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33

There are a few which do (none of them in production, though) and the reason is the added weight and restrictions in varying nozzle geometry for best efficiency. The tail arrangement of the F-4 is the result of its heritage. Early McDonnell jets all had the fuselage extended past the engine exhaust in order to shift the engine mass forward, near the wings, ...


28

Your daughter is right as explained here: The 'bug-eyed' face of the parabrake door mounting the two rear-hemisphere radar warning antennas. So they do detect other airplanes and probably the smiles of their pilots too as they are getting close to the phantom.


23

Here's a photo: Retired Lt. Col. Thomas Mudge, a ground controller for the 82nd Aerial Targets Squadron, remotely pilots a QF-4 during a Combat Archer mission May 12, 2015 at Tyndall Air Force Base, Fla. QF-4s were retired in 2016. They are now flying the QF-16.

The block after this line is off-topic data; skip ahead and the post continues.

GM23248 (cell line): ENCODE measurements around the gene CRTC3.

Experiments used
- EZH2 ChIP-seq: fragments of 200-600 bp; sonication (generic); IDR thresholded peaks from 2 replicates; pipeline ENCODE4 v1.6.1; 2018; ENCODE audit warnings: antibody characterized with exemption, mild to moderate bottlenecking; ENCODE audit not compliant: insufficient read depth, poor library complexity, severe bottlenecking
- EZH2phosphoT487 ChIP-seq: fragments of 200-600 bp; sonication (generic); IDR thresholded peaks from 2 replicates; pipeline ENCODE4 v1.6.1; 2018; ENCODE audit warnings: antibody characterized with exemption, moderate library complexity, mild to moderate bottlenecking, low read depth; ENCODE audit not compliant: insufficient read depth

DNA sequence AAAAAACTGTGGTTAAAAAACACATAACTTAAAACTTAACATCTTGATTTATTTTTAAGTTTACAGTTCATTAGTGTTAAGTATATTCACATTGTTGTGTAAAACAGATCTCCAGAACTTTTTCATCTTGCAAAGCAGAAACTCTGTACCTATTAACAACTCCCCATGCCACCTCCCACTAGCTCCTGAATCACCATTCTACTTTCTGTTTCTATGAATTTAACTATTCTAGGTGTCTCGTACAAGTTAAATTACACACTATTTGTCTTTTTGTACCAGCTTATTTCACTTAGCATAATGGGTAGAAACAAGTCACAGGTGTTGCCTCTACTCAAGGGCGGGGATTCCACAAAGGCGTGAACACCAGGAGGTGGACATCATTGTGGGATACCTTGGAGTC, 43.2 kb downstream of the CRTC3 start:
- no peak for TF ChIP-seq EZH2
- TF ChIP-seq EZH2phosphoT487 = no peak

15

The heat-seeking missiles of the time when the F-4 entered service were fairly limited compared to newer designs, and had to be targeted at an angle where they had a good view of the tailpipe of an aircraft. This changed somewhere around the late 70s when all-aspect missiles were introduced, allowing aircraft to be targeted from other angles as well. I've ...


12

As several of the comments have mentioned, the F-4 have the option of folding the outermost section of their wings, as shown in the picture below. The main purpose of this was simply to save precious space on aircraft carriers, it had no use when flying. There have been some incidents where wings have either started to fold during flight or where the pilot ...


11